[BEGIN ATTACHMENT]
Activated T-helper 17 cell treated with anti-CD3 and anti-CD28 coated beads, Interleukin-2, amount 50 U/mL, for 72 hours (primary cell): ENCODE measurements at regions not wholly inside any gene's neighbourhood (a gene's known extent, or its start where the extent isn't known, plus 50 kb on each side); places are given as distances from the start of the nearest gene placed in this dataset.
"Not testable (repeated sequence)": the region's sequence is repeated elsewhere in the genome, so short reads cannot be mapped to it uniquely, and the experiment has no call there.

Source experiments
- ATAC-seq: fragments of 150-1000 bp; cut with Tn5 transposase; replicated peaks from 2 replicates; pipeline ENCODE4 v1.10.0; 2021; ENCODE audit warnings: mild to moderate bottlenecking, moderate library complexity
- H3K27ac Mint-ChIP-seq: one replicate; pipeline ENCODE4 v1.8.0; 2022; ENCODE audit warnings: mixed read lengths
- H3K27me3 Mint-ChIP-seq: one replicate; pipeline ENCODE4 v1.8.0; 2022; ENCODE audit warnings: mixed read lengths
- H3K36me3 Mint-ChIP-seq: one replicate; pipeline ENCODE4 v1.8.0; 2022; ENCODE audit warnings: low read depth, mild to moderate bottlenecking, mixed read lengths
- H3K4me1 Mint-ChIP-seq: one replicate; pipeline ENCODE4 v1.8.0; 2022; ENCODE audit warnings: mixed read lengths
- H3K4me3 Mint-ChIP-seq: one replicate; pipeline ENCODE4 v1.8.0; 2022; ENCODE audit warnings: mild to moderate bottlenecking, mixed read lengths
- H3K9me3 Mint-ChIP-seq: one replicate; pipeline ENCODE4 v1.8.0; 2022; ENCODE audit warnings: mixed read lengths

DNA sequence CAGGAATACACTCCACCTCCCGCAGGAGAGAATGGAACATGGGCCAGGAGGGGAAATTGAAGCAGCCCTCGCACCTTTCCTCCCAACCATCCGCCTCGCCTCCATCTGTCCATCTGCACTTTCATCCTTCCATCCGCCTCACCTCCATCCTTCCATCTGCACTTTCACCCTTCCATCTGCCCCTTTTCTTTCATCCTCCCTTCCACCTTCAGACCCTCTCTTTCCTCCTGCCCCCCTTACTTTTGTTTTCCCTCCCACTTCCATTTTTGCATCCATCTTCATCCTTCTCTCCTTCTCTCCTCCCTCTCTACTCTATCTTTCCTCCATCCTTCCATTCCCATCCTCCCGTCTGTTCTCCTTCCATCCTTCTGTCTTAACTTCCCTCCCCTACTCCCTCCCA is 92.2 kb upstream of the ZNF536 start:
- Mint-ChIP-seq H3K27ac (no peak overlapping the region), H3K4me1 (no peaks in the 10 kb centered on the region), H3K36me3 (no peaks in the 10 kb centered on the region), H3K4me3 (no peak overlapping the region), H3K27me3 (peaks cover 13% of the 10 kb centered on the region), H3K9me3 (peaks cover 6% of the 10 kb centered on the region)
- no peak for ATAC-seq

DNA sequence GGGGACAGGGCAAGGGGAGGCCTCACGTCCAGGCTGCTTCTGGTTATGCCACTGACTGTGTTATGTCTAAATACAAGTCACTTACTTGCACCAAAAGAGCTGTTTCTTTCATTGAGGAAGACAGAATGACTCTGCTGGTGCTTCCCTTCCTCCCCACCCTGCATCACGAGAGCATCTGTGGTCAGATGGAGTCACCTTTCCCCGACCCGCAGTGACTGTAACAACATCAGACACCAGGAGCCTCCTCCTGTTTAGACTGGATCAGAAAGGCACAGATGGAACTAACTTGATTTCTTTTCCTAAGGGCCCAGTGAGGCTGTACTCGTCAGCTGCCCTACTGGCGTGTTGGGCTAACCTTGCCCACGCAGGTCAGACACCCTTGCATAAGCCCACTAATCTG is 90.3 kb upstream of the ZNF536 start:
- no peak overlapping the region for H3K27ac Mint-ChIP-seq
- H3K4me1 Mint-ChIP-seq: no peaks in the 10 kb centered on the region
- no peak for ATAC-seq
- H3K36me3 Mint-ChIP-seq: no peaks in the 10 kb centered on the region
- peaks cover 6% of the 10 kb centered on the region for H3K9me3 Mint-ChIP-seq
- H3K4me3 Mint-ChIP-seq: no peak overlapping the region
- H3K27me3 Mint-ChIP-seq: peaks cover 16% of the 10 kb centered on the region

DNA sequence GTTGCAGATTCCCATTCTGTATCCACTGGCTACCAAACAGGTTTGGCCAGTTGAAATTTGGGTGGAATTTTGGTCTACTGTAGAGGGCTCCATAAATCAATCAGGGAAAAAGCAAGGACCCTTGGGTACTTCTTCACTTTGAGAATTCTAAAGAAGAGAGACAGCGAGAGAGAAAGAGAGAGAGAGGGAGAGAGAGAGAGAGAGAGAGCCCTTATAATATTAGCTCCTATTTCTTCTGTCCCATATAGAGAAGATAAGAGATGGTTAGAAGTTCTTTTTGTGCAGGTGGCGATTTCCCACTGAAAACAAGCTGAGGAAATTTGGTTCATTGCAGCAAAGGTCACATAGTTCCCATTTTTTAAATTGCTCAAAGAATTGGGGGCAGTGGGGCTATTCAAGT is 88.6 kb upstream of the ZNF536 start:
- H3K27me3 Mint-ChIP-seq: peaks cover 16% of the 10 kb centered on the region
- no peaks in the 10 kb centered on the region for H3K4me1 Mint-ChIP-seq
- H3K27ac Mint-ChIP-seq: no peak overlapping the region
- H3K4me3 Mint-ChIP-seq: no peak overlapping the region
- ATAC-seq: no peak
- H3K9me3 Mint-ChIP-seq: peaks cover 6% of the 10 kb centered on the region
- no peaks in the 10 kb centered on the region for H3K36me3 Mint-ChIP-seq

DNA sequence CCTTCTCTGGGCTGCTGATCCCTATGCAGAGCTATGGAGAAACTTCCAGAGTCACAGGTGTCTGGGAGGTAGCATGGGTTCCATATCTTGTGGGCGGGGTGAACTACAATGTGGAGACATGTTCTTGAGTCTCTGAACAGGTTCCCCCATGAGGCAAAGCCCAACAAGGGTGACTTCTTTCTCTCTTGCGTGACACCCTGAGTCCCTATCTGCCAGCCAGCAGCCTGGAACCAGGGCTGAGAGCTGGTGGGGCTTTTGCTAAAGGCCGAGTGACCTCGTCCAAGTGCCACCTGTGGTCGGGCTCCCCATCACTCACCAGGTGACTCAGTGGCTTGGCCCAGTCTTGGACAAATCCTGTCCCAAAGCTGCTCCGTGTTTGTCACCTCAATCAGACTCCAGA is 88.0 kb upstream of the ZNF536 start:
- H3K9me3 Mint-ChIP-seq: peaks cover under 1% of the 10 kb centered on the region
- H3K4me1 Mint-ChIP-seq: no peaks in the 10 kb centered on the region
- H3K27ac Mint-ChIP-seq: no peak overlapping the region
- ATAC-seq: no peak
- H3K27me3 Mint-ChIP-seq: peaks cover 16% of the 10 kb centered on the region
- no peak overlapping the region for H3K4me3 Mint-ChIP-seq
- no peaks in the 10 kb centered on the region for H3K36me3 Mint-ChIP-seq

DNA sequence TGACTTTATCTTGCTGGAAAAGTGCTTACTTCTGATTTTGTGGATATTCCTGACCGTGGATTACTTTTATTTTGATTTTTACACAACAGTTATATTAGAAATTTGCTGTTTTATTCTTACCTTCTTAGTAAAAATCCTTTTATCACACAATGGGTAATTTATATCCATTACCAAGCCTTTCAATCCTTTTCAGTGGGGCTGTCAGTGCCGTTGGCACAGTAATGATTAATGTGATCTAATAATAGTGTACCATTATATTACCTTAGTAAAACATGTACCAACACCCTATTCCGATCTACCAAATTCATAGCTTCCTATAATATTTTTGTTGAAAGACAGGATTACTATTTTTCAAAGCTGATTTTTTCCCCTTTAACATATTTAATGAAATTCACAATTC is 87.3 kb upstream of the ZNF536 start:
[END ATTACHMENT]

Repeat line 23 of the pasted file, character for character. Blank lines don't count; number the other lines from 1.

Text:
- H3K27me3 Mint-ChIP-seq: peaks cover 16% of the 10 kb centered on the region